About World PI Week
World PI Week offers an opportunity to inform and educate medical professionals, researchers, health policy-makers, schools, families and the general public about PI. Through events and activities promoting disease awareness of PI, the global PI community is making positive changes around the world in support of people living with PI. For more information, please visit www.worldpiweek.org.

About Primary Immunodeficiency
Primary immunodeficiencies (PI) are a group of nearly 300 disorders in which part of the body's immune system is missing or does not function properly.1 Normally, the immune system protects the body from pathogenic microorganisms like bacteria, viruses and fungi, which can cause infectious diseases. When any part of a person's immune system is absent or dysfunctional, the individuals are often susceptible to infections, and it may take longer to recover. When a defect in the immune system is inherited and genetically determined, it is called primary immune deficiency.2

References

  1. Blaese RM, Bonilla FA, Stiehm ER, Younger ME, eds. Patient & Family Handbook for Primary Immunodeficiency Diseases. 5th ed. Towson, MD: Immune Deficiency Foundation; 2013.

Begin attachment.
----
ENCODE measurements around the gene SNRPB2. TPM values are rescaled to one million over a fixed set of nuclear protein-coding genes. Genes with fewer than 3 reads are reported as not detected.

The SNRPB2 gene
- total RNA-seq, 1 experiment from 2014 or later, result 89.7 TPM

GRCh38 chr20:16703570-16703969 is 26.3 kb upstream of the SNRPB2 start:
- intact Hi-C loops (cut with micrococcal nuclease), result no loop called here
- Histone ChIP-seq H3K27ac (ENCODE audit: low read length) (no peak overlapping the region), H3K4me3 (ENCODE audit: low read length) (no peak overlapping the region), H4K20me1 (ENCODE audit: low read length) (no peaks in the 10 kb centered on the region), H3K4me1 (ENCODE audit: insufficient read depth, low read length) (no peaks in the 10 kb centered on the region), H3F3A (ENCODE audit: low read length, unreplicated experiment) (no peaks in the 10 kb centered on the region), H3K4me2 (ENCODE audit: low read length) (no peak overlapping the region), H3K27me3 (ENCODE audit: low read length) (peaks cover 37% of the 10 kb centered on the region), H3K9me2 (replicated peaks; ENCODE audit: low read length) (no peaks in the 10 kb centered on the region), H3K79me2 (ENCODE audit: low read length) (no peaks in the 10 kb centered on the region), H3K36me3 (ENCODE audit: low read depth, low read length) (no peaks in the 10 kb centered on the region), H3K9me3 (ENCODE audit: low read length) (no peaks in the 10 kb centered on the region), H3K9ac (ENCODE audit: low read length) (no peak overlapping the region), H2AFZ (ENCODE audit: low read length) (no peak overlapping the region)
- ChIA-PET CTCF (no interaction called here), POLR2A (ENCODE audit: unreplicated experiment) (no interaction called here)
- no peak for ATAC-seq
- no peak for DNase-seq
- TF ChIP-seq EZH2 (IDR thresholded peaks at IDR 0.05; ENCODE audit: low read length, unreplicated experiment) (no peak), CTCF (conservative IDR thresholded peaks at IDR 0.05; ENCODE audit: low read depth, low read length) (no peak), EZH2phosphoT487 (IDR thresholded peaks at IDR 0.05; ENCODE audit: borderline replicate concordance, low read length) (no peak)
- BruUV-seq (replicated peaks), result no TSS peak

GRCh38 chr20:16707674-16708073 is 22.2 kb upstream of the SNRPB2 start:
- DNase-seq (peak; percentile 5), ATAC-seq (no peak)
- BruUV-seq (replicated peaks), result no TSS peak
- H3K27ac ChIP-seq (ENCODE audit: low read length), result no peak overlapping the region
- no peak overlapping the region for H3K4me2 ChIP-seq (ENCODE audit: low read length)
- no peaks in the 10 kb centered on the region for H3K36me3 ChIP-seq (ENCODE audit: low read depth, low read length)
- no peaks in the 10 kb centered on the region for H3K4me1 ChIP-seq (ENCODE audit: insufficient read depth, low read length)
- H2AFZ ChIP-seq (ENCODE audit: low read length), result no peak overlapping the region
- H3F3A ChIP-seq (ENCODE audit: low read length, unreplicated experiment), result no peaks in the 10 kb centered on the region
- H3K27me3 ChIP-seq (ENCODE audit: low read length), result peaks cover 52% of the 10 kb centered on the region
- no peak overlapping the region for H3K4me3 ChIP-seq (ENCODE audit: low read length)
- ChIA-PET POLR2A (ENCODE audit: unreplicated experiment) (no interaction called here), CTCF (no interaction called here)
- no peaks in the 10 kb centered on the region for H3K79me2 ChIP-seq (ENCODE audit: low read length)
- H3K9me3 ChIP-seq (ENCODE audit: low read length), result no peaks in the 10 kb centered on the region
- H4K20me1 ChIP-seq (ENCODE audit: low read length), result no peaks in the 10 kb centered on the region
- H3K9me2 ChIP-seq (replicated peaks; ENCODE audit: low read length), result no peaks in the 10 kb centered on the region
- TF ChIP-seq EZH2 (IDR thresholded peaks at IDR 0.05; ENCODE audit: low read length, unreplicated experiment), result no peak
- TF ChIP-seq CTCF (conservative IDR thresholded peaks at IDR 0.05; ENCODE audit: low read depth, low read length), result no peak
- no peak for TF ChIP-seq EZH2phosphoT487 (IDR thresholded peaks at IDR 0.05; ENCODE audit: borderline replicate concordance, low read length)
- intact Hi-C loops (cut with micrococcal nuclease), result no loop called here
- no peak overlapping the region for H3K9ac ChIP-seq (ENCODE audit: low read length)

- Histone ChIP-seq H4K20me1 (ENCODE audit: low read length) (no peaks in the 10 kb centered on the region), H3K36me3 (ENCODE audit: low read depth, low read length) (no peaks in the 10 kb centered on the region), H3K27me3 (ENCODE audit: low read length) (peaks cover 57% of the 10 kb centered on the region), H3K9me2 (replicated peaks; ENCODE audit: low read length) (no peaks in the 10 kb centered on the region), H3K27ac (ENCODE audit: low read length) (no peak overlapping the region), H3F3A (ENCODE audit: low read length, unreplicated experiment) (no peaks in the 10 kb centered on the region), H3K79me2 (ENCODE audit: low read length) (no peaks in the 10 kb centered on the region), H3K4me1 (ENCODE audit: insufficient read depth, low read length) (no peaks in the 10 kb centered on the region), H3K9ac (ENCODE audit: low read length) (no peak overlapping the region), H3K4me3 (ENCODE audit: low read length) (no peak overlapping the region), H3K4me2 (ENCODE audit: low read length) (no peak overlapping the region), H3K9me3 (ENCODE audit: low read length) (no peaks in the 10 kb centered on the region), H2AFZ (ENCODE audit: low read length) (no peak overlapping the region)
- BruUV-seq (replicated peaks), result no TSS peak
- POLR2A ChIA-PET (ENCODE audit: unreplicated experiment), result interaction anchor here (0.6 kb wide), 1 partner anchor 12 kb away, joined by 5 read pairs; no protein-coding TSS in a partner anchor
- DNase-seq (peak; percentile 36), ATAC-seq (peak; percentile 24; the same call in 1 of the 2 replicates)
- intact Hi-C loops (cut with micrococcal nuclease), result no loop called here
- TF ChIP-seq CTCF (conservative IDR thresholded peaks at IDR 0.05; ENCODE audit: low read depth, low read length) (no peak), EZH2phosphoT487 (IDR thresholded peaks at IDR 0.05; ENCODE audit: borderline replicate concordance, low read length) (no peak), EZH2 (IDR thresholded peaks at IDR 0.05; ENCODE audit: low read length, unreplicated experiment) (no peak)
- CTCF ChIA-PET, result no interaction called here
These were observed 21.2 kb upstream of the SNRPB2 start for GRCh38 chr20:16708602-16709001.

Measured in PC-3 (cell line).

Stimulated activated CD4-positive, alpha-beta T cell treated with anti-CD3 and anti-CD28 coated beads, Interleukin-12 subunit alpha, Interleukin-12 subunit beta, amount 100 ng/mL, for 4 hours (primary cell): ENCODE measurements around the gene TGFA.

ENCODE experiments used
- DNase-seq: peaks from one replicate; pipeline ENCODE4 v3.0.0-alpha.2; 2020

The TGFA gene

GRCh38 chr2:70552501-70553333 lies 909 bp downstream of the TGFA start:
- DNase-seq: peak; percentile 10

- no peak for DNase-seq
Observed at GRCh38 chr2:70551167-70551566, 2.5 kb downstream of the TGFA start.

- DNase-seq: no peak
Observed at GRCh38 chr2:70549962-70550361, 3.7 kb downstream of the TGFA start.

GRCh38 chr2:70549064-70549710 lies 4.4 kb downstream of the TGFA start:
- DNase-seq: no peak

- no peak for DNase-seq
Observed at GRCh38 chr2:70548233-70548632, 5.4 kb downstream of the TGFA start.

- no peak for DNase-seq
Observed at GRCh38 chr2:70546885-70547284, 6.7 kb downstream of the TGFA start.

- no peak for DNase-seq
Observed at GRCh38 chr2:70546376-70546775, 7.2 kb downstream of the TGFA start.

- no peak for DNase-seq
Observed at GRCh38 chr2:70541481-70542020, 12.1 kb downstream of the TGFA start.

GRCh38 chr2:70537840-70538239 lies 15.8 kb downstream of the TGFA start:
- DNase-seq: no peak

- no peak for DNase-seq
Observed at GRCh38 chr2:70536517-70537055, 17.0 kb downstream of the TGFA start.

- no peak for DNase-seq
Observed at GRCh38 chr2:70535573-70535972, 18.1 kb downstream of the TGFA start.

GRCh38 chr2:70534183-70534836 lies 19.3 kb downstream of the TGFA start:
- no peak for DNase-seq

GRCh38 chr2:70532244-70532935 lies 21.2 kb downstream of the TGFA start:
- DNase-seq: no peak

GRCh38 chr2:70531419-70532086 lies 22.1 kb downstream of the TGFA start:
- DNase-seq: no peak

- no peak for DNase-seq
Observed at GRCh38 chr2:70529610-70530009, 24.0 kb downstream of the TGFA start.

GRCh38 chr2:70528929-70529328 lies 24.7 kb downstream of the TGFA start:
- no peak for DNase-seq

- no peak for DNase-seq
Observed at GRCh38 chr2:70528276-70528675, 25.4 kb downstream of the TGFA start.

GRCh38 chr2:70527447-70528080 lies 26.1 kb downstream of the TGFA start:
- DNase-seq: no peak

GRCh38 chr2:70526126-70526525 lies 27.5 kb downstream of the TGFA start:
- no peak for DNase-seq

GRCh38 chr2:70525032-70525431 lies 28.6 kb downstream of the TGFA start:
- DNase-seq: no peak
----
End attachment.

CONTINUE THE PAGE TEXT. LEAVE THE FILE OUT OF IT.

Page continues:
2. Bousfiha A, Jeddane I, Al-Herz W, et al. The 2015 IUIS phenotypic classification for primary immunodeficiencies. J Clin Immunol. 2015; 35(8): 727-738.
  3. Immune Deficiency Foundation. Primary immune deficiency diseases in America: 2007. The third national survey of patients. Published May 2009.
  4. Chapel et al, Primary Immunodeficiencies – Principles of Care, Frontiers of Immunology, 2014 December 15. Doi: 103389/fimmu.2014.00627
  5. Bousfiha AA et al. Primary immunodeficiency diseases worldwide: more common than generally thought. J Clin Immunol. 2013 Jan;33(1):1-7.
  6. World PI Week, “World Primary immunodeficiency Week: Let’s talk about PI!” http://www.worldpiweek.org/sites/default/files/basic_page_documents/World PI Week Official PR 2011.pdf. Accessed April 18, 2016.

For further information please contact:

Investor Relations  
Ian Karpikarp@shire.com+1 781 482 9018
Robert Coatesrcoates@shire.com+44 1256 894874
Media  
Molly Poarchmolly.poarch@shire.com+1 312 965 3413

NOTES TO EDITORS

About Shire

Shire is the leading global biotechnology company focused on serving people with rare diseases and other highly specialized conditions. We strive to develop best-in-class products, many of which are available in more than 100 countries, across core therapeutic areas including Hematology, Immunology, Neuroscience, Ophthalmics, Lysosomal Storage Disorders, Gastrointestinal / Internal Medicine / Endocrine and Hereditary Angioedema; and a growing franchise in Oncology.

Our employees come to work every day with a shared mission: to develop and deliver breakthrough therapies for the hundreds of millions of people in the world affected by rare diseases and other high-need conditions, and who lack effective therapies to live their lives to the fullest.